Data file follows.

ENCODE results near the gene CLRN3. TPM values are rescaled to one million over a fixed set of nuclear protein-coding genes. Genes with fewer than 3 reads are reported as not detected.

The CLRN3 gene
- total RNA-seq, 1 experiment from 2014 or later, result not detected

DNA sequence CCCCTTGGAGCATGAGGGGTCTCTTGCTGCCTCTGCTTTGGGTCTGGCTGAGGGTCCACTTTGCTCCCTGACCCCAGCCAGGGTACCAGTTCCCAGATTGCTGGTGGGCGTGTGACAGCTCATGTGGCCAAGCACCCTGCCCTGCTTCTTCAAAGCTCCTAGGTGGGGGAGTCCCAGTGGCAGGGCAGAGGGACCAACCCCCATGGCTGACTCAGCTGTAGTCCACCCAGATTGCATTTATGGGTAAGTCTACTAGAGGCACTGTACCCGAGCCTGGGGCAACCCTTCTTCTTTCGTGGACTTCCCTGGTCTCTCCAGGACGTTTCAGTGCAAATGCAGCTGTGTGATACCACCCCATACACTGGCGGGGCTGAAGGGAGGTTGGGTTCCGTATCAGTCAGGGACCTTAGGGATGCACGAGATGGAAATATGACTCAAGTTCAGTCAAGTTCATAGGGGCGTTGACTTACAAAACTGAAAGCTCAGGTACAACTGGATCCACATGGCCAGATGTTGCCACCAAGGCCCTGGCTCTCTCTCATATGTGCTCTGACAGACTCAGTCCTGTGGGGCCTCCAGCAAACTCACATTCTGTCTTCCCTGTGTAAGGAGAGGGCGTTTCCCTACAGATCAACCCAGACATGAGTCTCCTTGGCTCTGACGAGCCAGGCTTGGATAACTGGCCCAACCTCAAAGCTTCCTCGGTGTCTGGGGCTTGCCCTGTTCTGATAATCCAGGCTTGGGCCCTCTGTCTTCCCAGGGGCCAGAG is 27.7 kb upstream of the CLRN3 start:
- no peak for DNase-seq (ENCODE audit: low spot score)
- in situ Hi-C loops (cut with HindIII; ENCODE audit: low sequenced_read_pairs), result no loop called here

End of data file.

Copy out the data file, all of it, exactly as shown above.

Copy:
ENCODE results near the gene CLRN3. TPM values are rescaled to one million over a fixed set of nuclear protein-coding genes. Genes with fewer than 3 reads are reported as not detected.

The CLRN3 gene
- total RNA-seq, 1 experiment from 2014 or later, result not detected

DNA sequence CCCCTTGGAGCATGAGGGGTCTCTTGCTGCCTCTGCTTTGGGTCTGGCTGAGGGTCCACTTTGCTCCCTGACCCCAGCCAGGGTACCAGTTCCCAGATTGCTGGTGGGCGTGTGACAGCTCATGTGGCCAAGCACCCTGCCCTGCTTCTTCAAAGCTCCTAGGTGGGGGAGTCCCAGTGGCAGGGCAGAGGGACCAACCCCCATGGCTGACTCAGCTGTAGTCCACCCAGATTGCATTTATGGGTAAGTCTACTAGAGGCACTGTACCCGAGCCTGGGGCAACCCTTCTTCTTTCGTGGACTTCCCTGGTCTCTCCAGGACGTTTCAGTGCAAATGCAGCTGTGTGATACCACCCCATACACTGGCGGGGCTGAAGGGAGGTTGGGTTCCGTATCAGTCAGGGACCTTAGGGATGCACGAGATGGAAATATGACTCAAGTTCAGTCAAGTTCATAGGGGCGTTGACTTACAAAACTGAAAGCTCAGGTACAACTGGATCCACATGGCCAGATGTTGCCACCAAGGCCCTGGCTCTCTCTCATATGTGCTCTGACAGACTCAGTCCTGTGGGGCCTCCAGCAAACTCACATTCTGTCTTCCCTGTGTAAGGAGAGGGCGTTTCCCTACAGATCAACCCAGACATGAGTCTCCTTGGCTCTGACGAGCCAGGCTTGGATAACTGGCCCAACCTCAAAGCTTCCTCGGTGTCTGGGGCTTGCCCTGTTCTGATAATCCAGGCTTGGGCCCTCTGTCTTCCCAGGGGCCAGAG is 27.7 kb upstream of the CLRN3 start:
- no peak for DNase-seq (ENCODE audit: low spot score)
- in situ Hi-C loops (cut with HindIII; ENCODE audit: low sequenced_read_pairs), result no loop called here